For the left and the right, major multinational companies are held up as the ultimate expressions of free-market capitalism. Their remarkable success appears to vindicate the old idea that modern society is too complex to be subjected to a plan. And yet, as Leigh Phillips and Michal Rozworski argue, much of the economy of the West is centrally planned at present. Not only is planning on vast scales possible, we already have it and it works. The real question is whether planning can be democratic. Can it be transformed to work for us?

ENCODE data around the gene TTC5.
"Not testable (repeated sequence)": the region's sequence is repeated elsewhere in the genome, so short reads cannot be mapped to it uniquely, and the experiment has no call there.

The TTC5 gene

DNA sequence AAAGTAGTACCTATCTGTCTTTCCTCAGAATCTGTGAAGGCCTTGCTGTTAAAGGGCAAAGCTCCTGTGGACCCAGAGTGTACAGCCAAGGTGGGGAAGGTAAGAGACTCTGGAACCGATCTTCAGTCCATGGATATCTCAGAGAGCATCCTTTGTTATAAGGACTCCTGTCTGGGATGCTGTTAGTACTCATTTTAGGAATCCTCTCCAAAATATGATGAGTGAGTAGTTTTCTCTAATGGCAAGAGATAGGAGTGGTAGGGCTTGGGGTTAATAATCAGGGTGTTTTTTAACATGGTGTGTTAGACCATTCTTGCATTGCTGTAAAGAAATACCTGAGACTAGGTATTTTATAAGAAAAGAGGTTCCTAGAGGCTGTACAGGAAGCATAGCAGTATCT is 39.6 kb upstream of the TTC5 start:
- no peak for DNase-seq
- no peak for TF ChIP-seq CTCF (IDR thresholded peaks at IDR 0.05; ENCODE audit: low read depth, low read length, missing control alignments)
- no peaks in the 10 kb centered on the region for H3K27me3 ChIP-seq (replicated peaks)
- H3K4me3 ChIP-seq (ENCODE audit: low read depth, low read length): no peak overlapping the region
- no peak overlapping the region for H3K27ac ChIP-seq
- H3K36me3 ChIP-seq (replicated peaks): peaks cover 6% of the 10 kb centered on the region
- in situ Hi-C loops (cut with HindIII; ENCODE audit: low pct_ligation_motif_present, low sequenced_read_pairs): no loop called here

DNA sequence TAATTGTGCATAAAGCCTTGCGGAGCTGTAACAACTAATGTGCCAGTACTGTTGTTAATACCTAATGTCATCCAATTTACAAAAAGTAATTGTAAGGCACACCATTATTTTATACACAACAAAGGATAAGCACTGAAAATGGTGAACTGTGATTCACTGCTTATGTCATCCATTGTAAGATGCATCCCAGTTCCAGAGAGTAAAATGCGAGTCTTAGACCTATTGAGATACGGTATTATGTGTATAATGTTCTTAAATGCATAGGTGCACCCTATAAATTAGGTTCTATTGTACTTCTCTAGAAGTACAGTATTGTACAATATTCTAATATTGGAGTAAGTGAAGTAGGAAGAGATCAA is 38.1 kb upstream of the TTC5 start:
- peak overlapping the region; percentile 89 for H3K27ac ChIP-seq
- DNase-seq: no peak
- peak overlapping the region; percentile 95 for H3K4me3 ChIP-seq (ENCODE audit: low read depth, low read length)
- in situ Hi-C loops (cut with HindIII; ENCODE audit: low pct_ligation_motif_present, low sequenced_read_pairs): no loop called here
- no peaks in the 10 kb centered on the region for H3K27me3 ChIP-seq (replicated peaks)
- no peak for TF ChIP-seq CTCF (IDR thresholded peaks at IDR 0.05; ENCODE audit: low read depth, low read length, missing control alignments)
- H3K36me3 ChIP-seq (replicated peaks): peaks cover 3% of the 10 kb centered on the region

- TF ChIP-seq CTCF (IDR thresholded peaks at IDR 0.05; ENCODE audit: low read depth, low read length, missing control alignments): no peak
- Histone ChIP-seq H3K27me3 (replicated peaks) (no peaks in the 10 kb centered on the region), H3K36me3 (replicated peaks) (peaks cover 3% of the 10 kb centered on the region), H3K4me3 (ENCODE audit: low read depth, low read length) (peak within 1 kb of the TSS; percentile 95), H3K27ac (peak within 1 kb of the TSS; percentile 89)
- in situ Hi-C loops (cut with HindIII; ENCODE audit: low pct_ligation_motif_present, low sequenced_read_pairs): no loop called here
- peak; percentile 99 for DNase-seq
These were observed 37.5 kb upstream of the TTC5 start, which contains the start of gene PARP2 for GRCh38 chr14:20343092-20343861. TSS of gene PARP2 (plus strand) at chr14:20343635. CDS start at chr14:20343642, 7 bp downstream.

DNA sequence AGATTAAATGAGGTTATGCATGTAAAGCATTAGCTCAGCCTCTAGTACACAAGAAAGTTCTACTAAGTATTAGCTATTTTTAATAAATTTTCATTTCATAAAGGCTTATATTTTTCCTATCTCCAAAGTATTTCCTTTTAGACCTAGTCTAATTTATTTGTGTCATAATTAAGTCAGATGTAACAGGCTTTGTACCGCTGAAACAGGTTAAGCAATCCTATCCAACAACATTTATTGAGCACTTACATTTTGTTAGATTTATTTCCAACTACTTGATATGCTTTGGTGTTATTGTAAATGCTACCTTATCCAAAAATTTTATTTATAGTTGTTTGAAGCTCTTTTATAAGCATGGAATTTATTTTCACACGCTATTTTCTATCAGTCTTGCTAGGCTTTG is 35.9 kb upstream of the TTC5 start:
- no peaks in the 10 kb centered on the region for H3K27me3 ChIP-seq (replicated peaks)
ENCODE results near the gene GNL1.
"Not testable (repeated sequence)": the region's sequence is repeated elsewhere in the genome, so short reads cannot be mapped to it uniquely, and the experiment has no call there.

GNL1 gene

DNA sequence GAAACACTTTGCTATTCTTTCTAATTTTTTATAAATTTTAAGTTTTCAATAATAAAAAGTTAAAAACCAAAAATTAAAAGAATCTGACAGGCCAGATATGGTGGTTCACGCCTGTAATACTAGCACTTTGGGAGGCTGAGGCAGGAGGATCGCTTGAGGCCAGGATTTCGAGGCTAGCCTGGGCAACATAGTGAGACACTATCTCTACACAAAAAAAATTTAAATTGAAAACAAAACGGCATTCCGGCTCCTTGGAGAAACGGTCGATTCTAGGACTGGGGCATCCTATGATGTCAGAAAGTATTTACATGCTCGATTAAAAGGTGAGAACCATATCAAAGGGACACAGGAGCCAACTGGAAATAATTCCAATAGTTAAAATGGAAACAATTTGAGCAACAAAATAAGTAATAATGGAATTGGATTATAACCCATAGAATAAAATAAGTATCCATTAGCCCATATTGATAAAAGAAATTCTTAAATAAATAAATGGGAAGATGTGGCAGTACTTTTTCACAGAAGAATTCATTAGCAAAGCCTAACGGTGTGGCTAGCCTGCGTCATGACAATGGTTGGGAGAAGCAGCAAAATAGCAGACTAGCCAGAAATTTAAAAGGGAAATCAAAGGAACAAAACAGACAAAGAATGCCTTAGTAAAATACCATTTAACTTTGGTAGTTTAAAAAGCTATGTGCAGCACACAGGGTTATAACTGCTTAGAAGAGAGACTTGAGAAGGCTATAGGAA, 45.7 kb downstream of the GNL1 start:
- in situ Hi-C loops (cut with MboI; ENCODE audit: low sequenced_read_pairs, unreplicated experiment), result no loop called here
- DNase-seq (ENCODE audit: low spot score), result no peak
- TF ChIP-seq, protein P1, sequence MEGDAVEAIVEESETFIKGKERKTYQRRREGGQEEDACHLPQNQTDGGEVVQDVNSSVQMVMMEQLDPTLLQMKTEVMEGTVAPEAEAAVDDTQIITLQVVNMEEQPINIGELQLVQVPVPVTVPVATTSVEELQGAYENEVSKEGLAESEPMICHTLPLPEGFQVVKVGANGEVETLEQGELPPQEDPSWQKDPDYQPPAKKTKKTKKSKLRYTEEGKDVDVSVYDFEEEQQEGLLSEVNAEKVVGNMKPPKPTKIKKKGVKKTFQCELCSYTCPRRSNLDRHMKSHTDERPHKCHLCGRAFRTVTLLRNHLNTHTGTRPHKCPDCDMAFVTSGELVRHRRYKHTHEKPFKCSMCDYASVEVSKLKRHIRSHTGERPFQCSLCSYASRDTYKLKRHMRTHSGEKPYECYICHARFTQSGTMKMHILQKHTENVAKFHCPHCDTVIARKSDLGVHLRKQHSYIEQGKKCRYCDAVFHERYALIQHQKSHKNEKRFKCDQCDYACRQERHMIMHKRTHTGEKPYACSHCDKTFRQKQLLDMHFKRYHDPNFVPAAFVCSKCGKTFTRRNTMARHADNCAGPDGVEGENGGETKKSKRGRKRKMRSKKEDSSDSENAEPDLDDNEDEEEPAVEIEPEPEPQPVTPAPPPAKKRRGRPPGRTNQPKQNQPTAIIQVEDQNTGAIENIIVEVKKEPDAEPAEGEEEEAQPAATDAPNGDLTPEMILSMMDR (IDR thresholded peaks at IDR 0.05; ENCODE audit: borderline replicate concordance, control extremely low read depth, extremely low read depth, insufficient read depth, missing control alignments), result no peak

An engaging, polemical romp through economic theory, computational complexity, and the history of planning, The People’s Republic of Walmart revives the conversation about how society can extend democratic decision-making to all economic matters. With the advances in information technology in recent decades and the emergence of globe-straddling collective enterprises, democratic planning in the interest of all humanity is more important and closer to attainment than ever before.
“I repeatedly talking it up to everyone I meet. This is 'The World is Flat' without Thomas Friedman's smarmy neoliberalism—it's globalism with socialist characteristics.”
“The book does very well the urgent job of bringing together a lot of potentially world-shaking ideas and facts that most people on the left and more widely just haven't heard about, and does it in a popular and engaging way.”